This report provides the results of a detailed Level II analysis of scour potential at structure
HUNTTH001007H on Town Highway 1 crossing the Cobb Brook, Huntington, Vermont
(figures 1–10). A Level II study is a basic engineering analysis of the site, including a
quantitative analysis of stream stability and scour (U.S. Department of Transportation,
1993). Results of a Level I scour investigation also are included in Appendix E of this
report. A Level I investigation provides a qualitative geomorphic characterization of the
study site. Information on the bridge, gleaned from Vermont Agency of Transportation
(VTAOT) files, was compiled prior to conducting Level I and Level II analyses and is
found in Appendix D.
In August 1976, Hurricane Belle caused flooding at this site which resulted in road and
bridge damage (figures 7-8). This was approximately a 25-year flood event (U.S.
Department of Housing and Urban Development, 1978).
The site is in the Green Mountain section of the New England physiographic province in
central Vermont. The 4.20-mi2 drainage area is in a predominantly rural and forested basin.
In the vicinity of the study site, the surface cover is forest upstream of the bridge.
Downstream of the bridge is brushland and pasture.
In the study area, the Cobb Brook has an incised, straight channel with a slope of
approximately 0.03 ft/ft, an average channel top width of 43 ft and an average bank height
of 6 ft. The channel bed material ranges from sand to boulders with a median grain size
(D50) of 65.5 mm (0.215 ft). The geomorphic assessment at the time of the Level I and
Level II site visit on June 24, 1996, indicated that the reach was stable.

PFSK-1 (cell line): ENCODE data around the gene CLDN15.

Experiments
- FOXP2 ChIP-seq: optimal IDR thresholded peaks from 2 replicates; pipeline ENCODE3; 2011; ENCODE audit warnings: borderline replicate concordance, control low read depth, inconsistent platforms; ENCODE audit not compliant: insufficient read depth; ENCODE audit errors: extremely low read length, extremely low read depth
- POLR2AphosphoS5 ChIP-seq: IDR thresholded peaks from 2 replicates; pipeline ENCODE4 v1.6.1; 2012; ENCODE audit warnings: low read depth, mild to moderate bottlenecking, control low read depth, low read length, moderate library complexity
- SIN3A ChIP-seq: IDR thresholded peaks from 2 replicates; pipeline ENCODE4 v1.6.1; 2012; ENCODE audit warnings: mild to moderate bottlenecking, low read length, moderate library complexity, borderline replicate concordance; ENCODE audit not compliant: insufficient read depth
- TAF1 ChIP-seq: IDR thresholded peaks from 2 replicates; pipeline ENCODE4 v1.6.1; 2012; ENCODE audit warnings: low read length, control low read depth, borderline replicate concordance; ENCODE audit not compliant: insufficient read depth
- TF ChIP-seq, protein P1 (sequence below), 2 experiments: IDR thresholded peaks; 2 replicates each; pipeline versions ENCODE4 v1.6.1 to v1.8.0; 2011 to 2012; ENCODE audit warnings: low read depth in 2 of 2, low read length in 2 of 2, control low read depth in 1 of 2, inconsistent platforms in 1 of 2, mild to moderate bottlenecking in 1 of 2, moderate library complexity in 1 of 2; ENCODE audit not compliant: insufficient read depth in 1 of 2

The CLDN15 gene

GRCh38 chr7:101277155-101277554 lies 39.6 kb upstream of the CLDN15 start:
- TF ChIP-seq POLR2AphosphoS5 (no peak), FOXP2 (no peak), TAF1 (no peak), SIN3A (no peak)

The Town Highway 1 crossing of the Cobb Brook is a 23-ft-long, two-lane bridge
consisting of one 20-foot concrete slab span (Vermont Agency of Transportation, written
communication, June 21, 1996). The bridge is supported by vertical, concrete abutments
with wingwalls. The channel is skewed approximately 15 degrees to the opening while the
opening-skew-to-roadway is zero degrees.
A scour hole 2.8 ft deeper than the mean thalweg depth was observed along the left
abutment during the Level I assessment. Protection measures at the site include type-1 stone
fill (less than 12 inches diameter) at the downstream right wingwall, type-2 stone fill (less
than 36 inches diameter) at the upstream right wingwall and the downstream end of the
downstream left wingwall, and type-3 stone fill (less than 48 inches diameter) at the
upstream left wingwall. Additional details describing conditions at the site are included in
the Level II Summary and Appendices D and E.
Scour depths and recommended rock rip-rap sizes were computed using the general
guidelines described in Hydraulic Engineering Circular 18 (Richardson and others, 1995).
Total scour at a highway crossing is comprised of three components: 1) long-term
streambed degradation; 2) contraction scour (due to accelerated flow caused by a reduction
in flow area at a bridge) and; 3) local scour (caused by accelerated flow around piers and
abutments). Total scour is the sum of the three components. Equations are available to
compute depths for contraction and local scour and a summary of the results of these
Contraction scour for all modelled flows ranged from 0.2 to 1.3 ft. The worst-case
contraction scour occurred at the incipient-overtopping discharge. Abutment scour ranged
from 4.0 to 8.7 ft. The worst-case abutment scour occurred at the 500-year discharge.
Additional information on scour depths and depths to armoring are included in the section
titled “Scour Results”. Scoured-streambed elevations, based on the calculated scour depths,
are presented in tables 1 and 2. A cross-section of the scour computed at the bridge is
presented in figure 10. Scour depths were calculated assuming an infinite depth of erosive
material and a homogeneous particle-size distribution.
It is generally accepted that the Froehlich equation (abutment scour) gives “excessively
conservative estimates of scour depths” (Richardson and others, 1995, p. 47). Usually,
computed scour depths are evaluated in combination with other information including (but
not limited to) historical performance during flood events, the geomorphic stability
assessment, existing scour protection measures, and the results of the hydraulic analyses.
Therefore, scour depths adopted by VTAOT may differ from the computed values